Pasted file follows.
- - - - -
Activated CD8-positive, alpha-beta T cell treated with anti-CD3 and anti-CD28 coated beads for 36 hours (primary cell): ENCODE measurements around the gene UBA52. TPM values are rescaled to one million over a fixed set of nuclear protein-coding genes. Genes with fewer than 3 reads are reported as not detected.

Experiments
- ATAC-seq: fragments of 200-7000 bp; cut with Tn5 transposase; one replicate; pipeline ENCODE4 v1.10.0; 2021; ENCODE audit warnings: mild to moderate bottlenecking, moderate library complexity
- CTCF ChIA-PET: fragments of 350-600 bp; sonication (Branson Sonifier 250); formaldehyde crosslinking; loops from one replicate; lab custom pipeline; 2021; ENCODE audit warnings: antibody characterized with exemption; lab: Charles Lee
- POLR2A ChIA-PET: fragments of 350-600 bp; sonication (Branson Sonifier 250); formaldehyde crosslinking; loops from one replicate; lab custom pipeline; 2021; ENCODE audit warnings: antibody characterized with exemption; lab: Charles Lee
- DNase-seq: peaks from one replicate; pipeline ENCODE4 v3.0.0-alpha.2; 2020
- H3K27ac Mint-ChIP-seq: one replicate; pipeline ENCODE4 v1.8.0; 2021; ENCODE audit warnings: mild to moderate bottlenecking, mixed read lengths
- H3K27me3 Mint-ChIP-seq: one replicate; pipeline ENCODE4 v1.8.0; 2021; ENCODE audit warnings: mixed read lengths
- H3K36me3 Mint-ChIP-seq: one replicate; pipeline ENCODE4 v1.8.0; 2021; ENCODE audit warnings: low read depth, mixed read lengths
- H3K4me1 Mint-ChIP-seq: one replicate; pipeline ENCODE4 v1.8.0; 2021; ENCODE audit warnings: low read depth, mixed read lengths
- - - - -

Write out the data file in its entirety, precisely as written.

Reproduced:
Activated CD8-positive, alpha-beta T cell treated with anti-CD3 and anti-CD28 coated beads for 36 hours (primary cell): ENCODE measurements around the gene UBA52. TPM values are rescaled to one million over a fixed set of nuclear protein-coding genes. Genes with fewer than 3 reads are reported as not detected.

Experiments
- ATAC-seq: fragments of 200-7000 bp; cut with Tn5 transposase; one replicate; pipeline ENCODE4 v1.10.0; 2021; ENCODE audit warnings: mild to moderate bottlenecking, moderate library complexity
- CTCF ChIA-PET: fragments of 350-600 bp; sonication (Branson Sonifier 250); formaldehyde crosslinking; loops from one replicate; lab custom pipeline; 2021; ENCODE audit warnings: antibody characterized with exemption; lab: Charles Lee
- POLR2A ChIA-PET: fragments of 350-600 bp; sonication (Branson Sonifier 250); formaldehyde crosslinking; loops from one replicate; lab custom pipeline; 2021; ENCODE audit warnings: antibody characterized with exemption; lab: Charles Lee
- DNase-seq: peaks from one replicate; pipeline ENCODE4 v3.0.0-alpha.2; 2020
- H3K27ac Mint-ChIP-seq: one replicate; pipeline ENCODE4 v1.8.0; 2021; ENCODE audit warnings: mild to moderate bottlenecking, mixed read lengths
- H3K27me3 Mint-ChIP-seq: one replicate; pipeline ENCODE4 v1.8.0; 2021; ENCODE audit warnings: mixed read lengths
- H3K36me3 Mint-ChIP-seq: one replicate; pipeline ENCODE4 v1.8.0; 2021; ENCODE audit warnings: low read depth, mixed read lengths
- H3K4me1 Mint-ChIP-seq: one replicate; pipeline ENCODE4 v1.8.0; 2021; ENCODE audit warnings: low read depth, mixed read lengths